When Russia seized territory from Georgia in 2008 it employed DDoS attacks to block internet services and APTs using RATs to gather intelligence, control, and disrupt Georgian military hardware and essential utilities. Russia’s use of RATs to destabilize Ukraine and the Baltic States continues to this day.

Russia employs semi-official hacker groups, such as APT28. Another hacker group, known as APT15 is regularly used by the Chinese government. The names of these groups explain their main strategy, the “advanced persistent threat,” which is facilitated by RATs.

The rise in trade tariff tensions in 2018 has seen a new spurt in Chinese hacker activity, particularly the semi-military APT15 group. The troubles between the USA and North Korea that have been rumbling on since 2015 have also caused a rise in RAT-assisted APT activity originating in North Korea.

So, while threat actors & hackers around the world use RATs to spy on companies and steal their data and money, the RAT problem has now become an issue of national security for many countries, particularly the USA. We have included some examples of RAT tools below.

Defense against Remote Access Trojan software

Antivirus systems don’t do very well against RATs. Often the infection of a computer or network goes undetected for years. The obfuscation methods used by parallel programs to cloak the RAT procedures make them very difficult to spot. Persistence modules that use rootkit techniques mean that RATs are very difficult to get rid of. Sometimes, the only solution to rid your computer of a RAT is to wipe out all of your software and reinstall the operating system.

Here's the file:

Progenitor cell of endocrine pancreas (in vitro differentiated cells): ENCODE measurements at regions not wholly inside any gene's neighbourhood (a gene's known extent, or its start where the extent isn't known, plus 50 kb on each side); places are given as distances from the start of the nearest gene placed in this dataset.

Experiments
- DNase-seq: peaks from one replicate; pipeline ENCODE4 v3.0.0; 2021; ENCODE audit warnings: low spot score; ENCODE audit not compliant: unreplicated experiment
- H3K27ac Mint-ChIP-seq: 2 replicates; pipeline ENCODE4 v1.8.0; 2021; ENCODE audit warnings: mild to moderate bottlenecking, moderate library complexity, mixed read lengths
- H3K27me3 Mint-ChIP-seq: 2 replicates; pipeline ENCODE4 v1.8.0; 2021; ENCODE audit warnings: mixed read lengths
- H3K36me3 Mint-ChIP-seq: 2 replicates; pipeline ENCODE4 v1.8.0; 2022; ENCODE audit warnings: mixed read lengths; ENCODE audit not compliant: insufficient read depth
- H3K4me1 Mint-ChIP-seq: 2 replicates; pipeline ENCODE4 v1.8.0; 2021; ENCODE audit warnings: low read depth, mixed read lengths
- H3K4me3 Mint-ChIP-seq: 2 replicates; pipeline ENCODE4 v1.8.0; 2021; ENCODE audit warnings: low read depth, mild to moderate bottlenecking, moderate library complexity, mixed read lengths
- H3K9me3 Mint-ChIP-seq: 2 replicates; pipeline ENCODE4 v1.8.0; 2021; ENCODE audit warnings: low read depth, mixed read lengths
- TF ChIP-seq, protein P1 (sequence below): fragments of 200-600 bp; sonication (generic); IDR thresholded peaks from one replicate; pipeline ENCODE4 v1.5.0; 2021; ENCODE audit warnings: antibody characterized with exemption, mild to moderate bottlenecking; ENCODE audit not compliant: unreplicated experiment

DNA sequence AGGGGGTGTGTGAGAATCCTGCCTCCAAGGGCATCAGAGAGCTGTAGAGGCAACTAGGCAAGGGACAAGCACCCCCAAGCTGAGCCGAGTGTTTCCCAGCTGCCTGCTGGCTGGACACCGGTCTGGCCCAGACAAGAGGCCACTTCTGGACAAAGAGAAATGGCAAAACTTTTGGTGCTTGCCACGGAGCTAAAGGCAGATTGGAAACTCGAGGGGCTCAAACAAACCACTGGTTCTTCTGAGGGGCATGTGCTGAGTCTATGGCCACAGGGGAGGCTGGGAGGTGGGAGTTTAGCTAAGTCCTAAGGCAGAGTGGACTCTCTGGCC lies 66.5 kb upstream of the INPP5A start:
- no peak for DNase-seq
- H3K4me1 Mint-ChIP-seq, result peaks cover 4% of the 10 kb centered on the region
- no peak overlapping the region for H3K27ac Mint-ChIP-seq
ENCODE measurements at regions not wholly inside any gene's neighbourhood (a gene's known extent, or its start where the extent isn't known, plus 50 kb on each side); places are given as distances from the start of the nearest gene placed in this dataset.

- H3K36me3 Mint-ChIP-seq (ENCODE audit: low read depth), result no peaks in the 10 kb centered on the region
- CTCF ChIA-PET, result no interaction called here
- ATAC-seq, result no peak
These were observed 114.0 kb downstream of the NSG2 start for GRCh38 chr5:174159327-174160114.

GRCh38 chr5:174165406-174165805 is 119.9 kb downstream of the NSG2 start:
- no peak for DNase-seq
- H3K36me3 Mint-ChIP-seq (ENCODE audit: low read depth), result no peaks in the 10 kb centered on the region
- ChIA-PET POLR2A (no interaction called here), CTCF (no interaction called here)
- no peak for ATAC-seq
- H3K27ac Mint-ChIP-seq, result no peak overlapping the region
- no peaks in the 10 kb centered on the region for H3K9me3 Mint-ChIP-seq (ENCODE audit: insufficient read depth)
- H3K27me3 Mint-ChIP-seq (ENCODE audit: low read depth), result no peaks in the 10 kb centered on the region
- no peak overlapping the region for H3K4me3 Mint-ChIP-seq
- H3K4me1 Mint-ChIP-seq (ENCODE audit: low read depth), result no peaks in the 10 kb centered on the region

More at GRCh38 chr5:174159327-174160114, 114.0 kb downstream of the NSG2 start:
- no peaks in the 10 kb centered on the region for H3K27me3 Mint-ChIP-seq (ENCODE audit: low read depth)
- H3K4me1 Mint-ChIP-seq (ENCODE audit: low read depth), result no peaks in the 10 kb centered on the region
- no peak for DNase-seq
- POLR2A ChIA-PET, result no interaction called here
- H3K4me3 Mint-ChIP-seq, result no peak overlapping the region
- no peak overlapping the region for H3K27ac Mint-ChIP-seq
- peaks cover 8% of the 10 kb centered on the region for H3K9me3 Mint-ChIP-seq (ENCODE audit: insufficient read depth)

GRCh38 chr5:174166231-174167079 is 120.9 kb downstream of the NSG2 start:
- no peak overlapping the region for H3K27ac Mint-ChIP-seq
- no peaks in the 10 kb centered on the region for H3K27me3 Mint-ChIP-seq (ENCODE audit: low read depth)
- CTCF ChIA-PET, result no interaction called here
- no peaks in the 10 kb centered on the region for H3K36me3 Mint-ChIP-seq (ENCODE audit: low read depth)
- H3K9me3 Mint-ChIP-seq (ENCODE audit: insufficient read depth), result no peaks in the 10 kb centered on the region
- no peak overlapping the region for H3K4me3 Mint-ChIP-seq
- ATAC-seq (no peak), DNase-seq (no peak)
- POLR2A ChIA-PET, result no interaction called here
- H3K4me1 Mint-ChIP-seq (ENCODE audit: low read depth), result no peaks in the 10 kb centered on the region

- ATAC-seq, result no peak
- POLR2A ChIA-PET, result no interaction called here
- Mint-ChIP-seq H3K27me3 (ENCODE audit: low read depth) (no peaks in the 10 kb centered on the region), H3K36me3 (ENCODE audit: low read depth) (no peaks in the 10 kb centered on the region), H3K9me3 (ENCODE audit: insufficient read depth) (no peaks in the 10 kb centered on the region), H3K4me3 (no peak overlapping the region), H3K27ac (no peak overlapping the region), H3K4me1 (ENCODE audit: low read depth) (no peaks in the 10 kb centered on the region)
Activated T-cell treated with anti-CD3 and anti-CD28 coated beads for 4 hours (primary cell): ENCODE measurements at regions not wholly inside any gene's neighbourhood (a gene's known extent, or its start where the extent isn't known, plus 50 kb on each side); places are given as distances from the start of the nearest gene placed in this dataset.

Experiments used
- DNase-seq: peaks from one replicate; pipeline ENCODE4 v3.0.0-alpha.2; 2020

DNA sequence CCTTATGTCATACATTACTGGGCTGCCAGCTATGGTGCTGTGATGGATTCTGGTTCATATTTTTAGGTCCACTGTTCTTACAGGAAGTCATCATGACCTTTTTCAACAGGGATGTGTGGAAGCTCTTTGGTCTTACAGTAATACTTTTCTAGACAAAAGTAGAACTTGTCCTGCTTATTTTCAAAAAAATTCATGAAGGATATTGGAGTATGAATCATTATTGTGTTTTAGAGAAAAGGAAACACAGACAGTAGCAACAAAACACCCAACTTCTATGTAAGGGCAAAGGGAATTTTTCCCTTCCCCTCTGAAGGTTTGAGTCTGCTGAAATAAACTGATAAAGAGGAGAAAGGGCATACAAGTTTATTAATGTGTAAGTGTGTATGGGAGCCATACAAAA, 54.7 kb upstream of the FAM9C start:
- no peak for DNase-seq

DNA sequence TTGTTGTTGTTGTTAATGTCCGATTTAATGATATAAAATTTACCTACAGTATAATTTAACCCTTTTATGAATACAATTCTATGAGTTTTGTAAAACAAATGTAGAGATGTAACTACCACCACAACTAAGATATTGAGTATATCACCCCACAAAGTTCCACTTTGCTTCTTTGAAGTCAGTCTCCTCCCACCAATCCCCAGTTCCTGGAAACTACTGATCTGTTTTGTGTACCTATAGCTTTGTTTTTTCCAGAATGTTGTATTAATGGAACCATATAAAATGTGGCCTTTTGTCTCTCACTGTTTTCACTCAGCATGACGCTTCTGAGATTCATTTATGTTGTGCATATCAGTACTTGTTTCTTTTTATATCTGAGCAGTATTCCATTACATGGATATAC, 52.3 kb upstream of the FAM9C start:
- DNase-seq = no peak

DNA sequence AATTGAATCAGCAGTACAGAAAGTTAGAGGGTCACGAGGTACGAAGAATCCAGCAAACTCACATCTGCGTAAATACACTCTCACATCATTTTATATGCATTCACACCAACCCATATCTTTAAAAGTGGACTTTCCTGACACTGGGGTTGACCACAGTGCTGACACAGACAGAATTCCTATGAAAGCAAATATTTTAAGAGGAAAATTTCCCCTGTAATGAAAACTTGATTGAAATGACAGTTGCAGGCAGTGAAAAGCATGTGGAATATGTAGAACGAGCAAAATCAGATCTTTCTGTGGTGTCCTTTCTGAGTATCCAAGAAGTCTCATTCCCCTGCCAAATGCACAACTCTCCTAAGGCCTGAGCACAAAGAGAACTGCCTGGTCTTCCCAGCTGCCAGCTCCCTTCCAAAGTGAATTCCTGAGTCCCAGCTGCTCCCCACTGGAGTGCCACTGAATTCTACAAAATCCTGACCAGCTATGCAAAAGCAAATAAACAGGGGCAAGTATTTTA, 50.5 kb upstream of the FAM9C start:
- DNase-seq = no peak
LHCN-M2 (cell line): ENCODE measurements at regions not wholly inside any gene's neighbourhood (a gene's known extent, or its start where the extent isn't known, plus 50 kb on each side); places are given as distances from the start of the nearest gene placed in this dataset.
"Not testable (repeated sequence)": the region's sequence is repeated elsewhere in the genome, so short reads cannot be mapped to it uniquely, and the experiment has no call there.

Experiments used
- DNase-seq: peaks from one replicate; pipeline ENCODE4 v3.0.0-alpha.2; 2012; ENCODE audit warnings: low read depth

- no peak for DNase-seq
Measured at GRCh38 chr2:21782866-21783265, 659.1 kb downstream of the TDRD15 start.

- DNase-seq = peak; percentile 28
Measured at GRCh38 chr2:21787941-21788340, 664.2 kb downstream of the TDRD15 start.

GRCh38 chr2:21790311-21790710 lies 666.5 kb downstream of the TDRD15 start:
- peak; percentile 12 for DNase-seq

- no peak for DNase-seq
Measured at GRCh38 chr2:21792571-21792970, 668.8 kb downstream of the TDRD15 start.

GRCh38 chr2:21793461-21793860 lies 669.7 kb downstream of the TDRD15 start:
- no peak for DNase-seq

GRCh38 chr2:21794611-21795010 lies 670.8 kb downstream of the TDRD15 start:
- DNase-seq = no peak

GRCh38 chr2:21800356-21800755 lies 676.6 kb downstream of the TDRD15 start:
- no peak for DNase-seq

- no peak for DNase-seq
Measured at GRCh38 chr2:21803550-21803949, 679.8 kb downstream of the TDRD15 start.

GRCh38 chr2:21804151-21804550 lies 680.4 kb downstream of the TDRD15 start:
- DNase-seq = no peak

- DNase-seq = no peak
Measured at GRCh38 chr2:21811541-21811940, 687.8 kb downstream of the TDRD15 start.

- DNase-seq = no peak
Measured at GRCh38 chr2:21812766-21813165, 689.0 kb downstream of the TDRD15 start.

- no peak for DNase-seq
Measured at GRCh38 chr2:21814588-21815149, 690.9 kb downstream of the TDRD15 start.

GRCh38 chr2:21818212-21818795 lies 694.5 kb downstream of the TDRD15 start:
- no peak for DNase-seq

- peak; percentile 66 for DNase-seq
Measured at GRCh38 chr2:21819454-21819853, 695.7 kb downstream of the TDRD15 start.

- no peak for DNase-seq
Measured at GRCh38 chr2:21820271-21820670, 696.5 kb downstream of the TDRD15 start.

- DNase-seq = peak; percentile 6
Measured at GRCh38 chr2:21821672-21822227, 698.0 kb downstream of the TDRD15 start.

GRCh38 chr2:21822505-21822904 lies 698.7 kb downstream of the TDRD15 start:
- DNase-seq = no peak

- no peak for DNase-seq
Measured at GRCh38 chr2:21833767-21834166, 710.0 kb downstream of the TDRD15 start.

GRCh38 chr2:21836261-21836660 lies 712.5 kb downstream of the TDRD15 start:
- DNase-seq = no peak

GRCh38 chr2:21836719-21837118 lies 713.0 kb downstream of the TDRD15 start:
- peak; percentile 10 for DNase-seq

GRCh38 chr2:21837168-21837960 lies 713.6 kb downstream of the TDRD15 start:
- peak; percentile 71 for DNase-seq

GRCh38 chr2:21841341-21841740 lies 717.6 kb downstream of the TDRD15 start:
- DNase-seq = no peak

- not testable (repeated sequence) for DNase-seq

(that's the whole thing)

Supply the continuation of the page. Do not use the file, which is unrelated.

RAT prevention systems are rare because the RAT software can only be identified once it is operating on your system. The best way to manage the RAT problem is to use an intrusion detection system. Comparitech has a guide on intrusion detection systems, which gives you a full explanation of how these systems work and a rundown of recommended tools.

The best intrusion detection tools for RAT software, scanners & detection tools

Our methodology for selecting remote access Trojan protection systems

We reviewed the market for remote access Trojan scanners and analyzed the options based on the following criteria:

  • Options for network and host-based RAT scanning
  • Threat mitigation services to get rid of detected RATs
  • Options for scanning wireless networks
  • Alerts to draw attention to RATs and guide removal
  • Detection and removal logging for data protection standards compliance
  • A free tool or a free trial period for assessment
  • A good mix of tools at a fair price that represents value for money

Features Comparison Table

Product/FeaturesSolarWinds Security Event ManagerSnortOSSECZeekSuricataSaganSecurity OnionAIDEOpenWIPS-NGSamhainFail2ban
Network-Based IDSYesYesNoYesYesYesYesNoYesNoNo
Host-Based IDSNoNoYesNoNoNoNoYesNoYesYes
Real-Time MonitoringYesYesYesYesYesYesYesNoYesYesYes
Signature-Based DetectionYesYesYesNoYesYesYesNoYesYesNo
Anomaly-Based DetectionYesNoYesYesYesNoYesYesNoYesNo
Open SourceNoYesYesYesYesYesYesYesYesYesYes
Integration with Other SystemsYesYesYesYesYesYesYesNoNoNoYes
Customizable RulesYesYesYesYesYesYesYesNoNoNoYes
Support and CommunityYesYesYesYesYesYesYesYesYesYesYes

1. SolarWinds Security Event Manager (FREE TRIAL)

Tested on: Windows Server, Cloud/SaaS (Hypervisor, AWS and MS Azure)

SolarWinds SEM dashboard
I find the Critical Node Health summaries indispensable